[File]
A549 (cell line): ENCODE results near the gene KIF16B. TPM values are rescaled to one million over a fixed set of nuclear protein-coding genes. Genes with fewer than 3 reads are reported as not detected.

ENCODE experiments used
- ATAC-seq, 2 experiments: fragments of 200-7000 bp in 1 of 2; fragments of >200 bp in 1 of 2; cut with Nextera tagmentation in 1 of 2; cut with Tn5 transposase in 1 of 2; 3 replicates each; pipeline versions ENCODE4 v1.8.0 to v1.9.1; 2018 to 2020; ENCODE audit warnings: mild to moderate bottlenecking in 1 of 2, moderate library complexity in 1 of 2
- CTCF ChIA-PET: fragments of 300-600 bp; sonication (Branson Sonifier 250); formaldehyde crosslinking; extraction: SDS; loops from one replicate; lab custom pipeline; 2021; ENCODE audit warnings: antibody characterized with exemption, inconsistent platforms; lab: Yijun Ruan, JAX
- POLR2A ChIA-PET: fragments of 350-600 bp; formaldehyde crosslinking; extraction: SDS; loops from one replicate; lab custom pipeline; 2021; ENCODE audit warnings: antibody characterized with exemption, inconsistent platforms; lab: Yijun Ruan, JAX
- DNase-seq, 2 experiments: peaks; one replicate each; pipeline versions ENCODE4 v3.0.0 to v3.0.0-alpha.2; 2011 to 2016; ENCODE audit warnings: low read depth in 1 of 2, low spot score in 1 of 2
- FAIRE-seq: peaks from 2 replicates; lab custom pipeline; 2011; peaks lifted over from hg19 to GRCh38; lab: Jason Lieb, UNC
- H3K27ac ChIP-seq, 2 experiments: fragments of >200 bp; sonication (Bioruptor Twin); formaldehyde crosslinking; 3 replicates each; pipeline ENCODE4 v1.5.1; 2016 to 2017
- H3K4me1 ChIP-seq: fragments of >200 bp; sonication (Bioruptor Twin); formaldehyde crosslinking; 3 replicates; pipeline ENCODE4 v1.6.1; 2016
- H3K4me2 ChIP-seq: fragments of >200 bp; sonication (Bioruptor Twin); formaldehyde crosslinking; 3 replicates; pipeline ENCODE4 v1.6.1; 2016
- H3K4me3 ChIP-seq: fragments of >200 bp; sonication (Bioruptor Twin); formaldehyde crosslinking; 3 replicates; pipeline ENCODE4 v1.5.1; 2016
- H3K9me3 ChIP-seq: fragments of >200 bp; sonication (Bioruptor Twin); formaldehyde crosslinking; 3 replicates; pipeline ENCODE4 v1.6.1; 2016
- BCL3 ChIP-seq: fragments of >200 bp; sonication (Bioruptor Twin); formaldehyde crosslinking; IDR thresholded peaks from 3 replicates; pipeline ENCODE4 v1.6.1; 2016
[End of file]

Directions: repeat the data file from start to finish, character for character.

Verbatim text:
A549 (cell line): ENCODE results near the gene KIF16B. TPM values are rescaled to one million over a fixed set of nuclear protein-coding genes. Genes with fewer than 3 reads are reported as not detected.

ENCODE experiments used
- ATAC-seq, 2 experiments: fragments of 200-7000 bp in 1 of 2; fragments of >200 bp in 1 of 2; cut with Nextera tagmentation in 1 of 2; cut with Tn5 transposase in 1 of 2; 3 replicates each; pipeline versions ENCODE4 v1.8.0 to v1.9.1; 2018 to 2020; ENCODE audit warnings: mild to moderate bottlenecking in 1 of 2, moderate library complexity in 1 of 2
- CTCF ChIA-PET: fragments of 300-600 bp; sonication (Branson Sonifier 250); formaldehyde crosslinking; extraction: SDS; loops from one replicate; lab custom pipeline; 2021; ENCODE audit warnings: antibody characterized with exemption, inconsistent platforms; lab: Yijun Ruan, JAX
- POLR2A ChIA-PET: fragments of 350-600 bp; formaldehyde crosslinking; extraction: SDS; loops from one replicate; lab custom pipeline; 2021; ENCODE audit warnings: antibody characterized with exemption, inconsistent platforms; lab: Yijun Ruan, JAX
- DNase-seq, 2 experiments: peaks; one replicate each; pipeline versions ENCODE4 v3.0.0 to v3.0.0-alpha.2; 2011 to 2016; ENCODE audit warnings: low read depth in 1 of 2, low spot score in 1 of 2
- FAIRE-seq: peaks from 2 replicates; lab custom pipeline; 2011; peaks lifted over from hg19 to GRCh38; lab: Jason Lieb, UNC
- H3K27ac ChIP-seq, 2 experiments: fragments of >200 bp; sonication (Bioruptor Twin); formaldehyde crosslinking; 3 replicates each; pipeline ENCODE4 v1.5.1; 2016 to 2017
- H3K4me1 ChIP-seq: fragments of >200 bp; sonication (Bioruptor Twin); formaldehyde crosslinking; 3 replicates; pipeline ENCODE4 v1.6.1; 2016
- H3K4me2 ChIP-seq: fragments of >200 bp; sonication (Bioruptor Twin); formaldehyde crosslinking; 3 replicates; pipeline ENCODE4 v1.6.1; 2016
- H3K4me3 ChIP-seq: fragments of >200 bp; sonication (Bioruptor Twin); formaldehyde crosslinking; 3 replicates; pipeline ENCODE4 v1.5.1; 2016
- H3K9me3 ChIP-seq: fragments of >200 bp; sonication (Bioruptor Twin); formaldehyde crosslinking; 3 replicates; pipeline ENCODE4 v1.6.1; 2016
- BCL3 ChIP-seq: fragments of >200 bp; sonication (Bioruptor Twin); formaldehyde crosslinking; IDR thresholded peaks from 3 replicates; pipeline ENCODE4 v1.6.1; 2016